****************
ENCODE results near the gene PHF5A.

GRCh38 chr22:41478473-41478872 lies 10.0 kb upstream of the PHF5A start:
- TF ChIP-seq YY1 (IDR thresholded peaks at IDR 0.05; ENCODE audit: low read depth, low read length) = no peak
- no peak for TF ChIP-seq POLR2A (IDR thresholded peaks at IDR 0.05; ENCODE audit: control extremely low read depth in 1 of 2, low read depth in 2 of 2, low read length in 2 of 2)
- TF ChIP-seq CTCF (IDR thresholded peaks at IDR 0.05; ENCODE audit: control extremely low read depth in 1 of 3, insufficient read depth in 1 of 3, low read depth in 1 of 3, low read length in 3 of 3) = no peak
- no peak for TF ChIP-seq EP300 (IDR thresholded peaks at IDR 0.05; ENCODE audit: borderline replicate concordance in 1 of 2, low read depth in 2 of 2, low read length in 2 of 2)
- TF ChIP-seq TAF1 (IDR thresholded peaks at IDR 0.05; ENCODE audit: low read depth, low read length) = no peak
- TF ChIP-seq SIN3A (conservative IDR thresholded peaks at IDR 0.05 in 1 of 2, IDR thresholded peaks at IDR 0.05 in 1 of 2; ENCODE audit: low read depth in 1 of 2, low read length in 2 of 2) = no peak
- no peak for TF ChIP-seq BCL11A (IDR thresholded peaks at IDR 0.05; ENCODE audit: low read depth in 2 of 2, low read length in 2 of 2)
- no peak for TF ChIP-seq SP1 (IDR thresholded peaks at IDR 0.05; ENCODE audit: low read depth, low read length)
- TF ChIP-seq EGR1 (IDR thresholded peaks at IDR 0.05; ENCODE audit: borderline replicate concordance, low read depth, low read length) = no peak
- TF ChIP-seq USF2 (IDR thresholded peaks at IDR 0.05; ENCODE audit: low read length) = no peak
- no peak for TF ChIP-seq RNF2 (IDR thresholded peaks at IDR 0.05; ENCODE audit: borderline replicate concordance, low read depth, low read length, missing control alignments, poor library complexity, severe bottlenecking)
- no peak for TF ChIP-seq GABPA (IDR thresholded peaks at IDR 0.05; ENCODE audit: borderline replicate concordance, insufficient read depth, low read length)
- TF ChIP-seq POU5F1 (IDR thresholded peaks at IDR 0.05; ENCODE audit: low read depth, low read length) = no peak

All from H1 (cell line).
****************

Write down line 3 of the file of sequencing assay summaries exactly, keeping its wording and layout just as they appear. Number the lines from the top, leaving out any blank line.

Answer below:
- TF ChIP-seq YY1 (IDR thresholded peaks at IDR 0.05; ENCODE audit: low read depth, low read length) = no peak